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Shareholder capitalism comes to Japan


  • Ronald Dore


The current debate about corporate governance in Japan revolves around two axes. First, the nationalist axis sets the desirability of introducing changes seen as conforming to global (i.e., American) standards against the desirability of preserving valuable elements of Japanese tradition. Second,the class axis, which is about framing the law to give pre-eminent consideration to the interests of owners vis-à-visthe retention of substantial rights for employees. In the former dimension, Enron and World Com have led to some reversal of Americanising trends, but the shift in institutions and establishment ideology on the second dimension has been, and continues to be, one way – emphasising the power and interests of shareholders. It is no exaggeration to say that a quiet shareholder revolution has taken place in Japan.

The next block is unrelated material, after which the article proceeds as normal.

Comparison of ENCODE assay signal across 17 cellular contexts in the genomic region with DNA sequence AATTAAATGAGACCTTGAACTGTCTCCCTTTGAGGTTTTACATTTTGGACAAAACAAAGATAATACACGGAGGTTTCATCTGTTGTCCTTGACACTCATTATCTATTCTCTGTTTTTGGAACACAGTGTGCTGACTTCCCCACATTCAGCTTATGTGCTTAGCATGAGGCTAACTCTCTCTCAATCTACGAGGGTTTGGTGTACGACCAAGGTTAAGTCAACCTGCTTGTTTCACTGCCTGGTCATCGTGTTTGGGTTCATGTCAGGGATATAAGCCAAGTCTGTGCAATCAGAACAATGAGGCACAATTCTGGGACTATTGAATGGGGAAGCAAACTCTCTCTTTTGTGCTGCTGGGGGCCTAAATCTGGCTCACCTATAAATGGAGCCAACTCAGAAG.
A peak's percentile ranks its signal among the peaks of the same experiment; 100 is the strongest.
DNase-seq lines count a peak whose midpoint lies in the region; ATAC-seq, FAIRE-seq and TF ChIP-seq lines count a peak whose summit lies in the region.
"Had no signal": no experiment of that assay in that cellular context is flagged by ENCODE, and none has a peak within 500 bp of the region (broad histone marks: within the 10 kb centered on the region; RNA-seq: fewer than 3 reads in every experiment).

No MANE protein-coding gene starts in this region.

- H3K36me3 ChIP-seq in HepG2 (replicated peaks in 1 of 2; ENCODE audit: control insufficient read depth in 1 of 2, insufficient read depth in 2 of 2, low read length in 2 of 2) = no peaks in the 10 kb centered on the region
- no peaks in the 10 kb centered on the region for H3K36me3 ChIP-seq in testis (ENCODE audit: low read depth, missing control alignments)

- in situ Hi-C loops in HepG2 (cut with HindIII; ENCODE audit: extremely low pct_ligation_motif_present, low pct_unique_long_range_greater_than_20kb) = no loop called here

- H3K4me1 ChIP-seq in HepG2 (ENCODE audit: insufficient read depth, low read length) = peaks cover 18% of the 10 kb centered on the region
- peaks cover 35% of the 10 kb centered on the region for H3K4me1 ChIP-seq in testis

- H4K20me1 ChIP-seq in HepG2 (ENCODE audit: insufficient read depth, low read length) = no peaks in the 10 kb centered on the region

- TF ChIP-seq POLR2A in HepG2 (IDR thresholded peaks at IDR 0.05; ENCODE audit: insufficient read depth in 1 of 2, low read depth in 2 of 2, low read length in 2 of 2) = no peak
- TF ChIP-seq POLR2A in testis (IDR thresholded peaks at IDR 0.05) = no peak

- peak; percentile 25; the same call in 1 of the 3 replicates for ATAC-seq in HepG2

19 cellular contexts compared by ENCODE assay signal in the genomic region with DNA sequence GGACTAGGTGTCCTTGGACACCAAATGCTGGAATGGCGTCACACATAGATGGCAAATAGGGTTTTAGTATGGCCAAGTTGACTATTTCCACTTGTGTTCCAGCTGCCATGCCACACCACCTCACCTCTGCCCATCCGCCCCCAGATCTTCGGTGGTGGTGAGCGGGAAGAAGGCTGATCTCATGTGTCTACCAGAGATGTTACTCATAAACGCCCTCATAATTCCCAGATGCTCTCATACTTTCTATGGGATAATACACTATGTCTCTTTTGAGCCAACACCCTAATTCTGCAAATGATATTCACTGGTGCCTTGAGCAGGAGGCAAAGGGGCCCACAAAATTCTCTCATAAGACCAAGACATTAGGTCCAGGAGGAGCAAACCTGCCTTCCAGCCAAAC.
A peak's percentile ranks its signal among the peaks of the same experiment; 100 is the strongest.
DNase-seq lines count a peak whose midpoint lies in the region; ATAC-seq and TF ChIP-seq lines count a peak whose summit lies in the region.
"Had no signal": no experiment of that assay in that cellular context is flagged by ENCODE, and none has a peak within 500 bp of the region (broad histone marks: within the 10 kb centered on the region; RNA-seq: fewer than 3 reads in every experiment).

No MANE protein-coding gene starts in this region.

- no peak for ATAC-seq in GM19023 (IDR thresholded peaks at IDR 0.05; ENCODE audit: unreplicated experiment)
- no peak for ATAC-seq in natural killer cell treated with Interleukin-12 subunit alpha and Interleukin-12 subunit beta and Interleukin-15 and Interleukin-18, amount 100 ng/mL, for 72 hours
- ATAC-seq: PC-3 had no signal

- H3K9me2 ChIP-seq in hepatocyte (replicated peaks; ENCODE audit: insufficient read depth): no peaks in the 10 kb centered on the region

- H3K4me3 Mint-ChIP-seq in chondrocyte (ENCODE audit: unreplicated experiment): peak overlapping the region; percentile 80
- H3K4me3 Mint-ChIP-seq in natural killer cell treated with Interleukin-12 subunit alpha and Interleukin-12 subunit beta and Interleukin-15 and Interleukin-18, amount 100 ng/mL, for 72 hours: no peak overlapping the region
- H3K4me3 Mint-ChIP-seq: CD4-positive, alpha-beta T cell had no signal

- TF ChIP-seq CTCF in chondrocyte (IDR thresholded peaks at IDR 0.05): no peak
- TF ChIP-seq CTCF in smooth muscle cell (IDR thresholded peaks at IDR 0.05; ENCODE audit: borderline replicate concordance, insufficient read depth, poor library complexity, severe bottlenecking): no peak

Suggested Citation

  • Ronald Dore, 2007. "Shareholder capitalism comes to Japan," The Other Canon Foundation and Tallinn University of Technology Working Papers in Technology Governance and Economic Dynamics 11, TUT Ragnar Nurkse Department of Innovation and Governance.
  • Handle: RePEc:tth:wpaper:11

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    Cited by:

    1. Kostiantyn Ovsiannikov, 2018. "Impact of Shareholder-Value Pursuit on Labor Policies at Japanese Joint-Stock Companies: Case of Nikkei Index 400," Working Papers hal-01839679, HAL.

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